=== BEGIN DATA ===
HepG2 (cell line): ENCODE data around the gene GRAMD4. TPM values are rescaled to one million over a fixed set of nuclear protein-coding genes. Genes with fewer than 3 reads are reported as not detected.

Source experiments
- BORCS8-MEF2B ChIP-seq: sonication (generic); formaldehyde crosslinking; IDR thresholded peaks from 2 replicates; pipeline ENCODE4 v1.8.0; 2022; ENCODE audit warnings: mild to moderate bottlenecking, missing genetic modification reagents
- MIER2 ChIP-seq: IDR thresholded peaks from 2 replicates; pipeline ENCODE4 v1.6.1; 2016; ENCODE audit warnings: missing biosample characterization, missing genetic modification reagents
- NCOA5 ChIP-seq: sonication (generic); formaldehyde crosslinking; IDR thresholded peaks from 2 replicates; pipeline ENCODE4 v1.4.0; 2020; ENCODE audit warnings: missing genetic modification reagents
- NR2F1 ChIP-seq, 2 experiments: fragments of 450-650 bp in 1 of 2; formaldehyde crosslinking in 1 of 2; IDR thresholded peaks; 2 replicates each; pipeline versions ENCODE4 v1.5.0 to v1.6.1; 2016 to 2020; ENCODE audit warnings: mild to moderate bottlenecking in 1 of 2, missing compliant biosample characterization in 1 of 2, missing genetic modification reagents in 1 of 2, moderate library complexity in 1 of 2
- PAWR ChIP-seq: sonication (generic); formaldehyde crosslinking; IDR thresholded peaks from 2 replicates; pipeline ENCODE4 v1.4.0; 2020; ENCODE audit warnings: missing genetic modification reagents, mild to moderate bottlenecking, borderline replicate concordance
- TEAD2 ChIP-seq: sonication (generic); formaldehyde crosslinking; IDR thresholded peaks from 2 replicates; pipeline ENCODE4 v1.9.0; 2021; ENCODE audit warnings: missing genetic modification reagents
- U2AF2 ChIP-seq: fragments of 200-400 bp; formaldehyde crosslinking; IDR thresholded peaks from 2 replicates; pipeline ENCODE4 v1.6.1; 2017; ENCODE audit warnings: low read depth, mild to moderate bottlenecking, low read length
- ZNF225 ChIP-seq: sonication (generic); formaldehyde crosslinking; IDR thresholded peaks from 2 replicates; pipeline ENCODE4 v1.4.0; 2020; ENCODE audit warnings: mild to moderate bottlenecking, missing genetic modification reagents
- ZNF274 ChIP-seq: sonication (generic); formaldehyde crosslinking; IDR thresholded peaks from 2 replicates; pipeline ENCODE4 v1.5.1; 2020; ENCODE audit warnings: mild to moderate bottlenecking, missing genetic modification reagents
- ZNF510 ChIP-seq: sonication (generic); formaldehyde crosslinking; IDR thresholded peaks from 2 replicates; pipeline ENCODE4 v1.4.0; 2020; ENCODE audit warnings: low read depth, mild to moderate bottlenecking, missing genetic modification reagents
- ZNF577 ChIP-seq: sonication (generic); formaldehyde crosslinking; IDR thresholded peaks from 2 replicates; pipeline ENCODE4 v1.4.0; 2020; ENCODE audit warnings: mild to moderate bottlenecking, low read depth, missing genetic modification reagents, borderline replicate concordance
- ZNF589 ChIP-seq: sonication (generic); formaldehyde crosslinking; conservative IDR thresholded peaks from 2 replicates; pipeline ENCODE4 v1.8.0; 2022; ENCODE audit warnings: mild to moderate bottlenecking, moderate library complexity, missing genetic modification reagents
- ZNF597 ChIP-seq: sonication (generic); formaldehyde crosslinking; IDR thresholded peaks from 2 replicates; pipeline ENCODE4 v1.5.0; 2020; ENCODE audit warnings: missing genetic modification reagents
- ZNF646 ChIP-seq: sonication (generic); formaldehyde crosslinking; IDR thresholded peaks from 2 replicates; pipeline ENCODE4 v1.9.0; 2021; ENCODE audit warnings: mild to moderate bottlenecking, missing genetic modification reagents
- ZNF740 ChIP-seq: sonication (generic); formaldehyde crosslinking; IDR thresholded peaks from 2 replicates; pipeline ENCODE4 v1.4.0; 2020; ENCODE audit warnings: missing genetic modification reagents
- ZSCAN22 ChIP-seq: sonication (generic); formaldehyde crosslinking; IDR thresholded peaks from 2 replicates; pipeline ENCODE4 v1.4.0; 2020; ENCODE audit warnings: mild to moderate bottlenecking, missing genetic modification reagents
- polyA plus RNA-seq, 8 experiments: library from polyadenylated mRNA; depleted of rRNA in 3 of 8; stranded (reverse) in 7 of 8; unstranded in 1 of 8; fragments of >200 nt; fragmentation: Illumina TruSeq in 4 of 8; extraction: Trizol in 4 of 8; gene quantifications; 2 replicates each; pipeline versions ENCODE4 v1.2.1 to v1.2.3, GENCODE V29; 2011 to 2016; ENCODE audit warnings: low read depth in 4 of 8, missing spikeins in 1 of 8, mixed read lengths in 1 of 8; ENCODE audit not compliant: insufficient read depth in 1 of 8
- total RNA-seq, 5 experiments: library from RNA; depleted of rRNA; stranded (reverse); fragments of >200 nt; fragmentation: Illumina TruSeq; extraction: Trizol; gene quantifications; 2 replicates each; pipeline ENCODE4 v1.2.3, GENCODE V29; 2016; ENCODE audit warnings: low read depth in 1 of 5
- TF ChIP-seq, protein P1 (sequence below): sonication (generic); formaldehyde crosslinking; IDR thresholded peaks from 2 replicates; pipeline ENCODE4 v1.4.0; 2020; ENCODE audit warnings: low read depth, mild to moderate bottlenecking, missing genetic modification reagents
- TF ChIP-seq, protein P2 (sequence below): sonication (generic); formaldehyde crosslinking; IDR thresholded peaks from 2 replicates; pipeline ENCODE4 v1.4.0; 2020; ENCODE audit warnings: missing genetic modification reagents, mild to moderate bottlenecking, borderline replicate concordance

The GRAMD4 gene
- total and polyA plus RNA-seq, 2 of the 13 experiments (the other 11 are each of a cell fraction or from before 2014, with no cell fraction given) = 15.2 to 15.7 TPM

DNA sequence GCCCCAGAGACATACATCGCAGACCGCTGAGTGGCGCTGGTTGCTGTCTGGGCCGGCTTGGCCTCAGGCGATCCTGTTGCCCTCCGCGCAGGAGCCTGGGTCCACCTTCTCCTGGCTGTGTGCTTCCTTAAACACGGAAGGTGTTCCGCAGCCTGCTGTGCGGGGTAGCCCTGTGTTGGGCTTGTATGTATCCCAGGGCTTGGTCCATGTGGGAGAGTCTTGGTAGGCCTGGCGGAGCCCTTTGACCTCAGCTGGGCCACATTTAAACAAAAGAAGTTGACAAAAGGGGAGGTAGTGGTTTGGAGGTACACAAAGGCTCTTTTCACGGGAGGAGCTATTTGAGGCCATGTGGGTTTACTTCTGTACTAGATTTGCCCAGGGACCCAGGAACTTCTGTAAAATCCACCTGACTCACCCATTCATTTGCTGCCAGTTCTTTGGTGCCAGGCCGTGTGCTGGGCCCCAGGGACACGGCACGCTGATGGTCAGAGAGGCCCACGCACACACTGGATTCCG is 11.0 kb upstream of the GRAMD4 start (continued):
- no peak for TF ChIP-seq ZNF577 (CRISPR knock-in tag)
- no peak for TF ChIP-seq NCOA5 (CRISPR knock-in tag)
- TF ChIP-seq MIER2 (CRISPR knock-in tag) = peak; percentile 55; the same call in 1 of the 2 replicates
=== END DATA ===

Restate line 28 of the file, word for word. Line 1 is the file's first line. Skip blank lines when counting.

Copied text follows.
- TF ChIP-seq MIER2 (CRISPR knock-in tag) = peak; percentile 55; the same call in 1 of the 2 replicates